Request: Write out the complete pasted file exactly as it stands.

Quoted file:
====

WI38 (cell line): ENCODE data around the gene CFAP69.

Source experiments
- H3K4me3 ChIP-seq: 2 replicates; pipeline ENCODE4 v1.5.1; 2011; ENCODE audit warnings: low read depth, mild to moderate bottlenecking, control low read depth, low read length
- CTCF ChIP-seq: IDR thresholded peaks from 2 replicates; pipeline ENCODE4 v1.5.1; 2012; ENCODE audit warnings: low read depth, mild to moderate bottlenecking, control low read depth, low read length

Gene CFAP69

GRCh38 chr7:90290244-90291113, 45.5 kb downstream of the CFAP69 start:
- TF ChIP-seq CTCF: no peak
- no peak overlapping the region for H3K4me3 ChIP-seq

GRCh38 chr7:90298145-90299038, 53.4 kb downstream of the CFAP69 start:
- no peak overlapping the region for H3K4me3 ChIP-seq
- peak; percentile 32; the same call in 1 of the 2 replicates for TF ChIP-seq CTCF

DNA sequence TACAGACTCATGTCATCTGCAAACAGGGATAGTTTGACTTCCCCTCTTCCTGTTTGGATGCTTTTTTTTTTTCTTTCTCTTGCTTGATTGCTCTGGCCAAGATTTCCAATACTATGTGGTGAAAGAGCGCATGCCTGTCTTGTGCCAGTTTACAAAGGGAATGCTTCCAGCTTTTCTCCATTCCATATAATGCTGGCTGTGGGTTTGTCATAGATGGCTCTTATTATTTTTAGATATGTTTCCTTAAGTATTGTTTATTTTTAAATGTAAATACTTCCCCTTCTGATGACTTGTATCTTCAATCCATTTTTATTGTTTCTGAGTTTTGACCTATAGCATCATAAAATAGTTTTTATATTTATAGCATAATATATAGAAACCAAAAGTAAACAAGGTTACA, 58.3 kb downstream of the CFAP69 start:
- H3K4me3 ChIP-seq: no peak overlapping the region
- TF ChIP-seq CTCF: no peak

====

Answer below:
WI38 (cell line): ENCODE data around the gene CFAP69.

Source experiments
- H3K4me3 ChIP-seq: 2 replicates; pipeline ENCODE4 v1.5.1; 2011; ENCODE audit warnings: low read depth, mild to moderate bottlenecking, control low read depth, low read length
- CTCF ChIP-seq: IDR thresholded peaks from 2 replicates; pipeline ENCODE4 v1.5.1; 2012; ENCODE audit warnings: low read depth, mild to moderate bottlenecking, control low read depth, low read length

Gene CFAP69

GRCh38 chr7:90290244-90291113, 45.5 kb downstream of the CFAP69 start:
- TF ChIP-seq CTCF: no peak
- no peak overlapping the region for H3K4me3 ChIP-seq

GRCh38 chr7:90298145-90299038, 53.4 kb downstream of the CFAP69 start:
- no peak overlapping the region for H3K4me3 ChIP-seq
- peak; percentile 32; the same call in 1 of the 2 replicates for TF ChIP-seq CTCF

DNA sequence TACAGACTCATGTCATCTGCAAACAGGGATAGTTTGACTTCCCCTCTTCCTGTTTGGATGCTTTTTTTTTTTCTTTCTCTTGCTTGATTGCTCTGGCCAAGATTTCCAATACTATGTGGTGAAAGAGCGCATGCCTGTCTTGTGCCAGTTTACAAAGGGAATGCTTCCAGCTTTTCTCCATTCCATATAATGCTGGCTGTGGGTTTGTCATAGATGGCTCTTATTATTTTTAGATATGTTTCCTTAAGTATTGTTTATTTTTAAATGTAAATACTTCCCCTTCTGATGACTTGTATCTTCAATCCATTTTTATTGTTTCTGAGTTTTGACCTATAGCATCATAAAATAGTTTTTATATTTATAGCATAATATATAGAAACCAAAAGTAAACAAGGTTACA, 58.3 kb downstream of the CFAP69 start:
- H3K4me3 ChIP-seq: no peak overlapping the region
- TF ChIP-seq CTCF: no peak